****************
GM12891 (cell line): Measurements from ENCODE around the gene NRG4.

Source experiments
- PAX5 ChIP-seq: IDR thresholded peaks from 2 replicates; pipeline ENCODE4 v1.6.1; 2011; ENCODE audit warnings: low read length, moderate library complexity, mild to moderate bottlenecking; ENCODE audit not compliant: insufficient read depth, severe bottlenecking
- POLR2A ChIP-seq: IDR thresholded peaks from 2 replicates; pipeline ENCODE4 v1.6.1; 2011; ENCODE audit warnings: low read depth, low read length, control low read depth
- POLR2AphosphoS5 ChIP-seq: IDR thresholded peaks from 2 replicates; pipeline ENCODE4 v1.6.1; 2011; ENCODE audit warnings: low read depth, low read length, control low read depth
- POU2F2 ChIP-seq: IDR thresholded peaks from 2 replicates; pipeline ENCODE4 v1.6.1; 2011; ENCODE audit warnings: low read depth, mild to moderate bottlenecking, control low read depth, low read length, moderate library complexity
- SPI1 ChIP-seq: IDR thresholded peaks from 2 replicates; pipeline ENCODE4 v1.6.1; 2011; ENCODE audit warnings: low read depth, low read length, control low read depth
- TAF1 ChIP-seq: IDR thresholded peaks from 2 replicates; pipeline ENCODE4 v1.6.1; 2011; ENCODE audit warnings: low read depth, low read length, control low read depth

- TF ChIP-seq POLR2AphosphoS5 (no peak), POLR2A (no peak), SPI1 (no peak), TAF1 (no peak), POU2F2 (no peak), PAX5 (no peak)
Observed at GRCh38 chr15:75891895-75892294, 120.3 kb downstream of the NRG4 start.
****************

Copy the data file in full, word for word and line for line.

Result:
GM12891 (cell line): Measurements from ENCODE around the gene NRG4.

Source experiments
- PAX5 ChIP-seq: IDR thresholded peaks from 2 replicates; pipeline ENCODE4 v1.6.1; 2011; ENCODE audit warnings: low read length, moderate library complexity, mild to moderate bottlenecking; ENCODE audit not compliant: insufficient read depth, severe bottlenecking
- POLR2A ChIP-seq: IDR thresholded peaks from 2 replicates; pipeline ENCODE4 v1.6.1; 2011; ENCODE audit warnings: low read depth, low read length, control low read depth
- POLR2AphosphoS5 ChIP-seq: IDR thresholded peaks from 2 replicates; pipeline ENCODE4 v1.6.1; 2011; ENCODE audit warnings: low read depth, low read length, control low read depth
- POU2F2 ChIP-seq: IDR thresholded peaks from 2 replicates; pipeline ENCODE4 v1.6.1; 2011; ENCODE audit warnings: low read depth, mild to moderate bottlenecking, control low read depth, low read length, moderate library complexity
- SPI1 ChIP-seq: IDR thresholded peaks from 2 replicates; pipeline ENCODE4 v1.6.1; 2011; ENCODE audit warnings: low read depth, low read length, control low read depth
- TAF1 ChIP-seq: IDR thresholded peaks from 2 replicates; pipeline ENCODE4 v1.6.1; 2011; ENCODE audit warnings: low read depth, low read length, control low read depth

- TF ChIP-seq POLR2AphosphoS5 (no peak), POLR2A (no peak), SPI1 (no peak), TAF1 (no peak), POU2F2 (no peak), PAX5 (no peak)
Observed at GRCh38 chr15:75891895-75892294, 120.3 kb downstream of the NRG4 start.